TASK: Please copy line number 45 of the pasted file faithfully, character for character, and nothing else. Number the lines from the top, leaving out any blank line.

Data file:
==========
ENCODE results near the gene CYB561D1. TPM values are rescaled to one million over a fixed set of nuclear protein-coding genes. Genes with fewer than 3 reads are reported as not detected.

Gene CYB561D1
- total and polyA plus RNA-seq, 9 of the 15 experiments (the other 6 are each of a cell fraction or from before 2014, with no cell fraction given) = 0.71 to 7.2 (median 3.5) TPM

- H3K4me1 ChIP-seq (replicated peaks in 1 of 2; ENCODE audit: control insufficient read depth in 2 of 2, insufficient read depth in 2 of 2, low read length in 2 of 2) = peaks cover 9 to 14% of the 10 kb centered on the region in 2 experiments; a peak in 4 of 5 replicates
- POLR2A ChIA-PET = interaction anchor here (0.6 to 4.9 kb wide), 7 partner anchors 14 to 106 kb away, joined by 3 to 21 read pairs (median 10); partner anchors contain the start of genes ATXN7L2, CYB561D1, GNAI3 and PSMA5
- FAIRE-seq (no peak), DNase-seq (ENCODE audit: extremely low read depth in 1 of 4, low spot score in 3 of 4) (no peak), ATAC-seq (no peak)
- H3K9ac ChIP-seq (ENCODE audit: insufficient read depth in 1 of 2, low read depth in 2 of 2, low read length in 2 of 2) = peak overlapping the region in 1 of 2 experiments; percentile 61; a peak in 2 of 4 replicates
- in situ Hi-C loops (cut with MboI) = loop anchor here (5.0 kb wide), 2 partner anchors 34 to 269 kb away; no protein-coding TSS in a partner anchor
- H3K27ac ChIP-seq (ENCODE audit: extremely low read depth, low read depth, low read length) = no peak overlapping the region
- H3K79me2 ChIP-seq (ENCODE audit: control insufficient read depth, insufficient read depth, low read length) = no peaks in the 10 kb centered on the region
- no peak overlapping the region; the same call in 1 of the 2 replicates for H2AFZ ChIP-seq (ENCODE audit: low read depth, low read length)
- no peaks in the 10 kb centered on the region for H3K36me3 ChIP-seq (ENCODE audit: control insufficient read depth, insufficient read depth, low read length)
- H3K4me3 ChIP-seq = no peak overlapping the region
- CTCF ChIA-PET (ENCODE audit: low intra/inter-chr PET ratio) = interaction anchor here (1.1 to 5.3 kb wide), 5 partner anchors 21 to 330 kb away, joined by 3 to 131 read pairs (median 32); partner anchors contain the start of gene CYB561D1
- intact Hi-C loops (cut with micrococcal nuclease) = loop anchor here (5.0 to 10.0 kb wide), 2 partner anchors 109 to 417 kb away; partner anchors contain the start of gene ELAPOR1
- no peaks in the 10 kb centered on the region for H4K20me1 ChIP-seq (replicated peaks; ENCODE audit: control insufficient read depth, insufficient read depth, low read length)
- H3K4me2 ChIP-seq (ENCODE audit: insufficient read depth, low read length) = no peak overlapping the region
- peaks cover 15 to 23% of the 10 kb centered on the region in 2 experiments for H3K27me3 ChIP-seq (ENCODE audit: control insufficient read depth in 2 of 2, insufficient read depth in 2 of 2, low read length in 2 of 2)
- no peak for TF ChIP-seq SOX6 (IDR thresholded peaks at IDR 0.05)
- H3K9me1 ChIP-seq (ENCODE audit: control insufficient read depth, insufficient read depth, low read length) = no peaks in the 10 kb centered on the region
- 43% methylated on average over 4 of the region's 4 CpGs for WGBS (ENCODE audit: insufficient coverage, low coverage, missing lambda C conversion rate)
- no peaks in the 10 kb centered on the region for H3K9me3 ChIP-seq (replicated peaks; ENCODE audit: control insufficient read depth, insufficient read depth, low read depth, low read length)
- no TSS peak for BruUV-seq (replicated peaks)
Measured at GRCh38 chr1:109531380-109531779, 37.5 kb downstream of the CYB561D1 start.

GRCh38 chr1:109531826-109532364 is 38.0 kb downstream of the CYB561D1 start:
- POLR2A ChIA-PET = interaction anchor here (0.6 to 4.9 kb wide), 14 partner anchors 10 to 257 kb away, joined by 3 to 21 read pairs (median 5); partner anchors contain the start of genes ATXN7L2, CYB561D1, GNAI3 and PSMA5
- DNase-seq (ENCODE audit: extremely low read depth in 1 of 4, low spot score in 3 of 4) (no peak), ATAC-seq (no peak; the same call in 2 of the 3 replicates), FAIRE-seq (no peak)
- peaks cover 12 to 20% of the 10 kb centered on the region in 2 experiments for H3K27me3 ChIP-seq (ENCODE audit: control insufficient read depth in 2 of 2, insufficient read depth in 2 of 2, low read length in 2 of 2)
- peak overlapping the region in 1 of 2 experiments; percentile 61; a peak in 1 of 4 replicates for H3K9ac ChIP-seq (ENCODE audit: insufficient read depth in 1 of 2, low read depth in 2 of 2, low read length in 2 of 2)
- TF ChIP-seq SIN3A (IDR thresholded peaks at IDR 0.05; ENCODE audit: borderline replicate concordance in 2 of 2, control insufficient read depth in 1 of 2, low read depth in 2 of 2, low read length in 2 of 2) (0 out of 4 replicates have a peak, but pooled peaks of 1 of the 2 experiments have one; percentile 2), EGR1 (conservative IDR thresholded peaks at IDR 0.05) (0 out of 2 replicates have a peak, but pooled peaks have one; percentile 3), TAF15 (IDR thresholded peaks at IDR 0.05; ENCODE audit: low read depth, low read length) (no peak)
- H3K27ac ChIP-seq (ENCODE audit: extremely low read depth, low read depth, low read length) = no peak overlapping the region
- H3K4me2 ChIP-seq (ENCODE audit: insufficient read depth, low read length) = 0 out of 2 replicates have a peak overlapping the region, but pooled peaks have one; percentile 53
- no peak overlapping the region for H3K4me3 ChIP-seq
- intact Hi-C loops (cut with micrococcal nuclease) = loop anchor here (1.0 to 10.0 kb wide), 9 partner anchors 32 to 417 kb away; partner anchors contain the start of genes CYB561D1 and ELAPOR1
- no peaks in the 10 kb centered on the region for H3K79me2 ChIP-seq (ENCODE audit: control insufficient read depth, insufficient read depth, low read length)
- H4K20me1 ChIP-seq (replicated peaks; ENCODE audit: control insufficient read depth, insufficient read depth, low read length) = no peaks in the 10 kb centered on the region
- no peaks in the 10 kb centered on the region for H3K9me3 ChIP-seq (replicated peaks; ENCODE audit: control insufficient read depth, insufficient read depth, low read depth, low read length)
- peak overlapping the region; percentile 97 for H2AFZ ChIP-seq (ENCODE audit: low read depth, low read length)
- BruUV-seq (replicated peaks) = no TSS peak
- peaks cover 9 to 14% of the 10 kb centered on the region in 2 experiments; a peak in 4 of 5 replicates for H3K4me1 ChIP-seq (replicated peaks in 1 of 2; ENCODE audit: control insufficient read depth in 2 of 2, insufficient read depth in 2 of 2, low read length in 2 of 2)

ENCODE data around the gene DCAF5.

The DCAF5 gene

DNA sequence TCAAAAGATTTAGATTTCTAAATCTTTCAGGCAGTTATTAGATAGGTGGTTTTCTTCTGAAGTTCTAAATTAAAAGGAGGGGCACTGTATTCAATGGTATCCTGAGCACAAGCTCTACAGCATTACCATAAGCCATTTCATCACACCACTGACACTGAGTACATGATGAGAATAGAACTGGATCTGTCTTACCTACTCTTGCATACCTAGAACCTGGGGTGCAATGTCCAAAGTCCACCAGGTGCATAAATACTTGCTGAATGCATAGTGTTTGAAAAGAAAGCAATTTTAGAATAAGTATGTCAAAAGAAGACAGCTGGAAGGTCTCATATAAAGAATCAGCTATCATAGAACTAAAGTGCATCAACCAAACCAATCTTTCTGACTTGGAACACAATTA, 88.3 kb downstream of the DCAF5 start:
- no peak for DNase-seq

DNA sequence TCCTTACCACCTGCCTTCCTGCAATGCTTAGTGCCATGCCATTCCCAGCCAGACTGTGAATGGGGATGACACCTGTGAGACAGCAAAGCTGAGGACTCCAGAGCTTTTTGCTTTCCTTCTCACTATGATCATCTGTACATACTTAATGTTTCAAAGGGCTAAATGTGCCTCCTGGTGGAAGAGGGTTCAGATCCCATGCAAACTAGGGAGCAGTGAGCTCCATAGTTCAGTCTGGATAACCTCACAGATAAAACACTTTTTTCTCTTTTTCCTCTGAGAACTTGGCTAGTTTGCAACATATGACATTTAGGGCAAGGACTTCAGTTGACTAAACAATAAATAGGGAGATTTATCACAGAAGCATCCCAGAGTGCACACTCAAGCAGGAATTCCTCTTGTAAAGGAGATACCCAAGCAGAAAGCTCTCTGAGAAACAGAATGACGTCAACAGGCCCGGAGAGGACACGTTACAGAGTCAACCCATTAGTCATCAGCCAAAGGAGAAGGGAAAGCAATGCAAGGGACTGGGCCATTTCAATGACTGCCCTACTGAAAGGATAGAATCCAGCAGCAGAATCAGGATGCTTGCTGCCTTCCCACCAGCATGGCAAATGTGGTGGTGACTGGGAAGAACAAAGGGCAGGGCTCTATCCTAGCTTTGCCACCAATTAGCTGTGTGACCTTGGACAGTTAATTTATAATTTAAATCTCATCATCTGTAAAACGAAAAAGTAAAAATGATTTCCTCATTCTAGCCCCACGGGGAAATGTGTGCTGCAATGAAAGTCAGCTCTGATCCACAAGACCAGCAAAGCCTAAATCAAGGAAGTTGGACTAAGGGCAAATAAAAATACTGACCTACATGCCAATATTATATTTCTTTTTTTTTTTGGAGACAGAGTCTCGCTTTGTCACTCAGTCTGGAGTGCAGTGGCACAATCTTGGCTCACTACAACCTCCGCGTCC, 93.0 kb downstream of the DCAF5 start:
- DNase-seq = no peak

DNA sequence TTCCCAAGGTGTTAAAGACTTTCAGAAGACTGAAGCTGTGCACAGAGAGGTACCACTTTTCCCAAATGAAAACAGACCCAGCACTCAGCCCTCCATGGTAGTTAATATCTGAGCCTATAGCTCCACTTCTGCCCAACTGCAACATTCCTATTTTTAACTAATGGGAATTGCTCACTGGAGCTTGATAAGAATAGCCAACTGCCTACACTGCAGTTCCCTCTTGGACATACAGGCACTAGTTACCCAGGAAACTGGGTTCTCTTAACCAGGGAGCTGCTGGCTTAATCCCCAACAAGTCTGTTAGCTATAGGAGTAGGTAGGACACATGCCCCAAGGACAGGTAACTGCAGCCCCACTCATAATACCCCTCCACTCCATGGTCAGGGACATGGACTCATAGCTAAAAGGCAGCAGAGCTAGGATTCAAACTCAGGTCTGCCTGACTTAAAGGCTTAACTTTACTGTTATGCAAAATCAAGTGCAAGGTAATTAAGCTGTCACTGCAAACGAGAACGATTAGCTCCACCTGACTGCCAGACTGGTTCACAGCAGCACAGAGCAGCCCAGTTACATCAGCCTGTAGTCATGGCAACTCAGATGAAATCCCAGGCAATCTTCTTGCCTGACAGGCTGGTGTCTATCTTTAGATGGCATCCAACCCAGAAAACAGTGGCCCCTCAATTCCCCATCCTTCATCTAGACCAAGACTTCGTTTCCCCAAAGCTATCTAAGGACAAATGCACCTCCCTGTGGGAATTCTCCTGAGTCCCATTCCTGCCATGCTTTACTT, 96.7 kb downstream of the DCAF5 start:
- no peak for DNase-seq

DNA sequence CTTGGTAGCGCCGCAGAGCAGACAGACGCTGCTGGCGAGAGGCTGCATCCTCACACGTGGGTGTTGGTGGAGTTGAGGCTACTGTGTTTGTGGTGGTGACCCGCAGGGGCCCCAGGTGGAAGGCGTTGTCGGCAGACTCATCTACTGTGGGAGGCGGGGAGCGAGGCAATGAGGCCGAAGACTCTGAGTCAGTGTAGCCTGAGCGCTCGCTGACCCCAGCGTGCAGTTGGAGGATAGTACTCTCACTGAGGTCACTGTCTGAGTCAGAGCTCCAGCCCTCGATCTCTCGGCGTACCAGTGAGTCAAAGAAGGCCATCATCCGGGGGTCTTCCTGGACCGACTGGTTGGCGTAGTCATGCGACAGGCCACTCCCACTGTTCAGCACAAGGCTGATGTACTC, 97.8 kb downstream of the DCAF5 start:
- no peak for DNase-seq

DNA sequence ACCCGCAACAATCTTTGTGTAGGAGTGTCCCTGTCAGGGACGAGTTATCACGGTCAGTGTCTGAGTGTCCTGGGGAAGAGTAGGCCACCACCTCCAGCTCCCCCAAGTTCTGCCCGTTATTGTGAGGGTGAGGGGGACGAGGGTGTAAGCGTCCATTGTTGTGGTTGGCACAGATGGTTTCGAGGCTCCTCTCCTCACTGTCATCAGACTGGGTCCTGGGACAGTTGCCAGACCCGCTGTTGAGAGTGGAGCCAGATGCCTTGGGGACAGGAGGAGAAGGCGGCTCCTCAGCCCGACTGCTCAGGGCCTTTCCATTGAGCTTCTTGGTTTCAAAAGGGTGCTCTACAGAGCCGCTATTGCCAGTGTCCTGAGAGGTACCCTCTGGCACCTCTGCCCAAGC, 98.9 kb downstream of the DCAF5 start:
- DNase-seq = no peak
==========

DNA sequence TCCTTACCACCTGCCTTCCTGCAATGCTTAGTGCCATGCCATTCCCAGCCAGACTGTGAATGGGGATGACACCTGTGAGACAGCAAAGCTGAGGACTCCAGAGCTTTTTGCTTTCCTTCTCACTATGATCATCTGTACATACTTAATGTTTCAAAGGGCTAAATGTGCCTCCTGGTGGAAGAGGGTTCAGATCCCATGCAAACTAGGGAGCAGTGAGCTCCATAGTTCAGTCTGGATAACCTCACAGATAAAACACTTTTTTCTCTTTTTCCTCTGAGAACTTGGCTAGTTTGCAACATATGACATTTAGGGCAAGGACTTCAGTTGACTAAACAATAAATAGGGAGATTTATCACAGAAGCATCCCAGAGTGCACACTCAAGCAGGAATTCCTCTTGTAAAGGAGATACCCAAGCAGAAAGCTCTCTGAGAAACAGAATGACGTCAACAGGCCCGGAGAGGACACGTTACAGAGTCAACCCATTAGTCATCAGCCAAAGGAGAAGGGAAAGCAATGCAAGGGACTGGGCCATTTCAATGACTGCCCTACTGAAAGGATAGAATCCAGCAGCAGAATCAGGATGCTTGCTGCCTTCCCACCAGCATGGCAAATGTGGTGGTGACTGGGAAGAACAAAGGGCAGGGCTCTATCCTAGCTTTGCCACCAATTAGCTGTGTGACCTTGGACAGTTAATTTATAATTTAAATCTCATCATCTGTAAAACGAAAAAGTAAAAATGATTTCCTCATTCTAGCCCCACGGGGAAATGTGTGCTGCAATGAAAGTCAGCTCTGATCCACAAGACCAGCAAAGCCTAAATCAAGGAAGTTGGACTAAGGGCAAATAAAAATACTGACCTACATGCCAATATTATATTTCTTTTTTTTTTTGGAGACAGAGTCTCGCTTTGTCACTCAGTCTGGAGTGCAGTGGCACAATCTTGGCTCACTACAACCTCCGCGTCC, 93.0 kb downstream of the DCAF5 start: